Treasury Releases Average Income Set-Aside Proposed Regulations

Miles & Stockbridge P.C.

In 2017, the Tax Cuts and Jobs Act (the “Act”) added a third minimum set-aside option to qualify a project as a qualified low-income project pursuant to Code Section 42(g)(1)(C)—the Average Income Set-Aside. The Average Income Set-Aside permits the owner to designate rest-restricted units to be occupied by qualified tenants so long as the average imputed income limitation for all the low-income units is 60% or less of the area median gross income (“AMGI”). To calculate the average, the owner must designate the imputed income limitation for each low-income unit at 20%, 30%, 40%, 50%, 60%, 70% or 80% of AMGI.

The Average Income Set-Aside gave owners of tax credit projects a method for including mixed-income units and still qualifying for tax credits on those units. However, it also created some questions about the method for designating units, the consequences of failure to satisfy the required average imputed income limitation, and the next available unit rule. Proposed Treasury Regulations addressing the Average Income Set-Aside were published in the Federal Register on October 30, 2020, answering these questions. The Proposed Regulations can be found here.

Designation Rules

Under the Proposed Regulations, State Tax Credit Agencies continue to have flexibility in determining the method of designation of the imputed income limitations consistent with the procedures set forth in the State Qualified Action Plans. The imputed income limitation designations must be made before the end of the first year of the credit period.

Failure to Meet the 60% Average

The statutory language contained in the Act raised questions regarding the effect of over-income tenants on the satisfaction of the Average Income Set-Aside. Minimum set-aside tests under Code Section 42(g) are cliff tests. If a project fails to meet the minimum set-aside, then it is not a qualified low-income project and does not qualify for tax credits. However, if a 10-unit 40-60 set-aside project is 100% low-income and one unit falls out of compliance, but the remaining nine units remain low-income units, then the project will continue to qualify as a low-income project and qualify for tax credits on the nine qualified low-income units. If a 10-unit Average Income Set-Aside project with imputed income limitation designations of three units at 40%, four units at 60% and three units at 80%, it has an average imputed income limitation of 60% and qualifies as a low-income project. If one of the 40% AMGI units falls out of compliance, then the average imputed income limitation of the remaining nine units is 62.22%, and it seemed that based on Code Section 42, the project would no longer qualify as a low-income project resulting in a large recapture event, despite 90% of the units in the project remaining rent-restricted and occupied by qualified tenants.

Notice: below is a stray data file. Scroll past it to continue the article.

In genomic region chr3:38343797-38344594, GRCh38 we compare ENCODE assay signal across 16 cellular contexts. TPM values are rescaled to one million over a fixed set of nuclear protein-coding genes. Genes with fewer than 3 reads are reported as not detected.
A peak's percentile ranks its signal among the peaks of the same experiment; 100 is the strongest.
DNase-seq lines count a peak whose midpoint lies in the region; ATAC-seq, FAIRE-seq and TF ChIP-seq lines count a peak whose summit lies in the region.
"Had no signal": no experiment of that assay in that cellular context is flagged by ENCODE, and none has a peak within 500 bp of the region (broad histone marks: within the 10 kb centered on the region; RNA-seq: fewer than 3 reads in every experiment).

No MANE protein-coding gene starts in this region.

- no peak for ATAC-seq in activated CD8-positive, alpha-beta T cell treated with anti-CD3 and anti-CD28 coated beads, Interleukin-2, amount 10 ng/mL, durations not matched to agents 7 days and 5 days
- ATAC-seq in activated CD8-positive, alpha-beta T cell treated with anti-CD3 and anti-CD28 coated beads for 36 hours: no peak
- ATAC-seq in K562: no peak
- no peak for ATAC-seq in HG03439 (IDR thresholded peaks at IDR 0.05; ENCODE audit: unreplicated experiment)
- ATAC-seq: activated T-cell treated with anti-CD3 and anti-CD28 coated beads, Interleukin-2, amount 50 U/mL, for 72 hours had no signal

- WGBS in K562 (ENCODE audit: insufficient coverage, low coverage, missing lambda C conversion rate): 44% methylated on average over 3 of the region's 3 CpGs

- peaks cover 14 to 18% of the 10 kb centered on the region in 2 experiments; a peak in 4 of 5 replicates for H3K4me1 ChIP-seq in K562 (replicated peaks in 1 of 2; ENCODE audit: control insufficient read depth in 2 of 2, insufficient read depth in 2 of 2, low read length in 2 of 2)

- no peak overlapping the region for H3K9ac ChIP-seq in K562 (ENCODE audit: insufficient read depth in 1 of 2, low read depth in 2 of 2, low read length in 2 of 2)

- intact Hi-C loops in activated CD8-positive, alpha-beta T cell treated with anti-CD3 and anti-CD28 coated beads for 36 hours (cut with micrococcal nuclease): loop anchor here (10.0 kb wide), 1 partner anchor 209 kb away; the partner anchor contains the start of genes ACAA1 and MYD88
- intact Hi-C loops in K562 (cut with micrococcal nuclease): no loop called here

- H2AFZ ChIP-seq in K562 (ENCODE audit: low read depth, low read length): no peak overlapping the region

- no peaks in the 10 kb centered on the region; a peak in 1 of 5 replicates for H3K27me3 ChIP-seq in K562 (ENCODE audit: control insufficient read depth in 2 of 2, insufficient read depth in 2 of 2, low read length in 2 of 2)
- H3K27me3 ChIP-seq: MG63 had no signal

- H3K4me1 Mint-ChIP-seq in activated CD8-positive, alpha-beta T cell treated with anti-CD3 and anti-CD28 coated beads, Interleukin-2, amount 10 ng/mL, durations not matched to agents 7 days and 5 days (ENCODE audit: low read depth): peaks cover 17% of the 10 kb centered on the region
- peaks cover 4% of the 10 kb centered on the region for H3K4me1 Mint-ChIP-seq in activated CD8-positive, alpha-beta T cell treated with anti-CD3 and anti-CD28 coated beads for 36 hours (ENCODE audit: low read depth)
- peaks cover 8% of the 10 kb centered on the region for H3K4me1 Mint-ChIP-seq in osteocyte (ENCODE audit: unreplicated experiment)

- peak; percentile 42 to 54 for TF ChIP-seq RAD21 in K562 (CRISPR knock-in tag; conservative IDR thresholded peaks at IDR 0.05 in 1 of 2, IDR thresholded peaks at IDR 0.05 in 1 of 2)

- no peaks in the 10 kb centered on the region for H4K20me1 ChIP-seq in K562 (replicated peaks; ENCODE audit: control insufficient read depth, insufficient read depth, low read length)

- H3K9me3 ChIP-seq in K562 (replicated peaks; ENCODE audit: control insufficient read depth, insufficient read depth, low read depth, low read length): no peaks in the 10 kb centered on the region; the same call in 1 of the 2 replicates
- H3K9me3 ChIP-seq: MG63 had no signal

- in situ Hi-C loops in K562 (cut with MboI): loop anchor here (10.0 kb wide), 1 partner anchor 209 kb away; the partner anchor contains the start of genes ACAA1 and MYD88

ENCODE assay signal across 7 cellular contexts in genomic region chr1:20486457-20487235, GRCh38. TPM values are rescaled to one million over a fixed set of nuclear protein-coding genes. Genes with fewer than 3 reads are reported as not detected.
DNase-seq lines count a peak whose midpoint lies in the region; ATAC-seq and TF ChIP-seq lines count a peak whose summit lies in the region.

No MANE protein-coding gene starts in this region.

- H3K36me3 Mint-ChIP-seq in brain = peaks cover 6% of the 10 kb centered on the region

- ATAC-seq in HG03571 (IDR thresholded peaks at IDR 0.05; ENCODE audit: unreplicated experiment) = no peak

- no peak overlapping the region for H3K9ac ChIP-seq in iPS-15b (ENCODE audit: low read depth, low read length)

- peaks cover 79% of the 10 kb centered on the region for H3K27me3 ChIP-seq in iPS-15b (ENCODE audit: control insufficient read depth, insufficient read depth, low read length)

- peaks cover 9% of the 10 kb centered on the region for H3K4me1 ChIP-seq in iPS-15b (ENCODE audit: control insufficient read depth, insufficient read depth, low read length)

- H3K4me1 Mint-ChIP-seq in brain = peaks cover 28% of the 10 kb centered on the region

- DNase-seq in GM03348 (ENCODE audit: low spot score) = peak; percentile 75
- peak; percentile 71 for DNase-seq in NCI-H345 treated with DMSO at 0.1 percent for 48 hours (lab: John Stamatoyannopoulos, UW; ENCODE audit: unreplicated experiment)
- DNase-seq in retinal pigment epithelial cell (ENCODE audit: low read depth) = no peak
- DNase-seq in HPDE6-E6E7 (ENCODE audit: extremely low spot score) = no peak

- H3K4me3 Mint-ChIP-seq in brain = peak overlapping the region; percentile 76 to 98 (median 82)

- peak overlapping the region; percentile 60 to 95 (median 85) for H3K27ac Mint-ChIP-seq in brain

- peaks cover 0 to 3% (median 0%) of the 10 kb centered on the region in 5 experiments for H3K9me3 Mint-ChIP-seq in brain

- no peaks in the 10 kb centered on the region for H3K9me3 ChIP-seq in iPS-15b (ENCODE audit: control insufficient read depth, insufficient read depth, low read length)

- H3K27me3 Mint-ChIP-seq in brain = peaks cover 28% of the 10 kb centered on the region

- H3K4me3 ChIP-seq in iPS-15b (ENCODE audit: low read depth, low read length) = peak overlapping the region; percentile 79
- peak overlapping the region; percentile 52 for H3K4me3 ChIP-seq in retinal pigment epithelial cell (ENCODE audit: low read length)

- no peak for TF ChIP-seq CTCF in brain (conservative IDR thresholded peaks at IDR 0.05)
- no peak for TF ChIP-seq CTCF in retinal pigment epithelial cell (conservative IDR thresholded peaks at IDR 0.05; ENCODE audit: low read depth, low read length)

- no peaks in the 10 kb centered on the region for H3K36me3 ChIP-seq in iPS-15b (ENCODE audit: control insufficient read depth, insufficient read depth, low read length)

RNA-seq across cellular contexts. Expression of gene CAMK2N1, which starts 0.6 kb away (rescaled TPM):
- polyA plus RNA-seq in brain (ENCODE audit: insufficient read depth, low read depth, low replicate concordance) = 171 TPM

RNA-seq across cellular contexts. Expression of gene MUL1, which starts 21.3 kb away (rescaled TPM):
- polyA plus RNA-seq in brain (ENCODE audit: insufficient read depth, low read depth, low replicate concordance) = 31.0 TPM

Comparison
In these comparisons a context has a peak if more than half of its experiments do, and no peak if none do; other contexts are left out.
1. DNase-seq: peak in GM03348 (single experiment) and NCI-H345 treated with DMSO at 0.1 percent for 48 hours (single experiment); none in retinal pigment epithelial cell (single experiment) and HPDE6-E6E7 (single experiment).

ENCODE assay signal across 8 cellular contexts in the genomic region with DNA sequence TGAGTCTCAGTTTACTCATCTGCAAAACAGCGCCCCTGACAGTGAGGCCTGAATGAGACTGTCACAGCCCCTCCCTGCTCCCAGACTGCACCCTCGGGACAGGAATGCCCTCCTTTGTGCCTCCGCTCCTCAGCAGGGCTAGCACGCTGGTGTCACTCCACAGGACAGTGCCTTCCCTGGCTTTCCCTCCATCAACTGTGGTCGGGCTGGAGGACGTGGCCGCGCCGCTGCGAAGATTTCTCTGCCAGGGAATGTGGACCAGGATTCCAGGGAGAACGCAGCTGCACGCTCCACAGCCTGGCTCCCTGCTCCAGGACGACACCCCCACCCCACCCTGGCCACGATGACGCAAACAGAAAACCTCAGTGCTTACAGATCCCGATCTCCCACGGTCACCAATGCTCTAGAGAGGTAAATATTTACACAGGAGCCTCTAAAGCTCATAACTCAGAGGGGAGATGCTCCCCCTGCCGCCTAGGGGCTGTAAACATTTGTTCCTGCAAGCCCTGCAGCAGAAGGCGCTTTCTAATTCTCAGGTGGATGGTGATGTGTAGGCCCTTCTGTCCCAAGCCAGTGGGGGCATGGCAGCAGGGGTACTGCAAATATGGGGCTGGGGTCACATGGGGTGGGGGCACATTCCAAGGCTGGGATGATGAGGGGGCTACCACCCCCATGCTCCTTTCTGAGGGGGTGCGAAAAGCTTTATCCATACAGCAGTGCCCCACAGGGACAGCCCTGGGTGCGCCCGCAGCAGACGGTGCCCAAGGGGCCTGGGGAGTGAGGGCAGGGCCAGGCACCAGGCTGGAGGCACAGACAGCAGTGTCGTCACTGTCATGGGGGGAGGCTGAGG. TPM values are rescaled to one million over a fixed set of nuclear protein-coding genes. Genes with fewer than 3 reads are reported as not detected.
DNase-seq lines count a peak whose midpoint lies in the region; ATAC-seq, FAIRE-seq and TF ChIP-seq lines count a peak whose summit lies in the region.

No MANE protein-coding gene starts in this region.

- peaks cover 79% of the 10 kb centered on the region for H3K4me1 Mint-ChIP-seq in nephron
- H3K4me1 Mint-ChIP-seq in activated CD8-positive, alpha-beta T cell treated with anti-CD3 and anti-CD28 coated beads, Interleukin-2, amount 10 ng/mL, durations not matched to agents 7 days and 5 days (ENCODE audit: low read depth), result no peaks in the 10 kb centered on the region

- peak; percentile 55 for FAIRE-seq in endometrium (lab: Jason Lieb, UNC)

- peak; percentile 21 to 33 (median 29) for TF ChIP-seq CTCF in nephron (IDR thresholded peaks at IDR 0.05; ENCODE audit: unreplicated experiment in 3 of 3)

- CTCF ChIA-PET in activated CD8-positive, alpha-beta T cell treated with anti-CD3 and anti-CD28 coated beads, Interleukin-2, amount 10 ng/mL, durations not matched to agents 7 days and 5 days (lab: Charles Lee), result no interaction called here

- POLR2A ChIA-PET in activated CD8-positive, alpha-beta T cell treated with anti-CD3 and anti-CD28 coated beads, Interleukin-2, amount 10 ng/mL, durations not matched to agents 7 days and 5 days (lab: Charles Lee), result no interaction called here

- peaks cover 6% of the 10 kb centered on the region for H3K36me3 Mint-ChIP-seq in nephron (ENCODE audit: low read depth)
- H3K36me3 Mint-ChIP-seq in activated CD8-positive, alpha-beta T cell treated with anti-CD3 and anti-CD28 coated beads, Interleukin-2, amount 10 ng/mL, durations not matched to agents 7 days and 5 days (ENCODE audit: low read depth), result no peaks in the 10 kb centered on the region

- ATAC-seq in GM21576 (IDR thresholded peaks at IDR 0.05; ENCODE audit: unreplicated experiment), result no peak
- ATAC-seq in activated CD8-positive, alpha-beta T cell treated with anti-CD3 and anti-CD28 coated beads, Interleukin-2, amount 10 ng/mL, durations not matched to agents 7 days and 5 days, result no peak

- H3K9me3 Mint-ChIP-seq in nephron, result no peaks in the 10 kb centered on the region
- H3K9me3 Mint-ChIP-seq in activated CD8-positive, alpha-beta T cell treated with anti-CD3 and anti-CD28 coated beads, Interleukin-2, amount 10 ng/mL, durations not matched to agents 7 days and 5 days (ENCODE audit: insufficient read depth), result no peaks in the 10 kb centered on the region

The proposed regulations provide for two mitigating actions that an owner may take within 60 days after the close of the year for which the project would fail the Average Income Set-Aside test in order to permit the project to continue to qualify as a low-income project and qualify for tax credits.

First, the owner may convert a market-rate unit, if any, into a low-income unit. Immediately prior to the conversion, the unit must either be vacant or occupied by a qualified tenant whose income does not exceed the imputed income limitation for that newly designated low-income unit. Second, the owner may remove one or more low-income units in order for the average of the remaining low-income units to pass the test. Removed units will not trigger recapture so long as the remaining low-income units equal at least 40% of the total units in the project. Under the Proposed Regulations, changing the imputed income limitation designations for a previously designated unit is not permitted. If the required mitigation measures are not taken by the 60th day after the end of the year in which the project would fail to satisfy the Average Income Set-Aside, then the project will not qualify for tax credits for such year, and there is recapture of the tax credits with respect to the project. The Treasury Department and IRS have specifically invited comment regarding additional mitigating measures that could be taken.

Next Available Unit Rule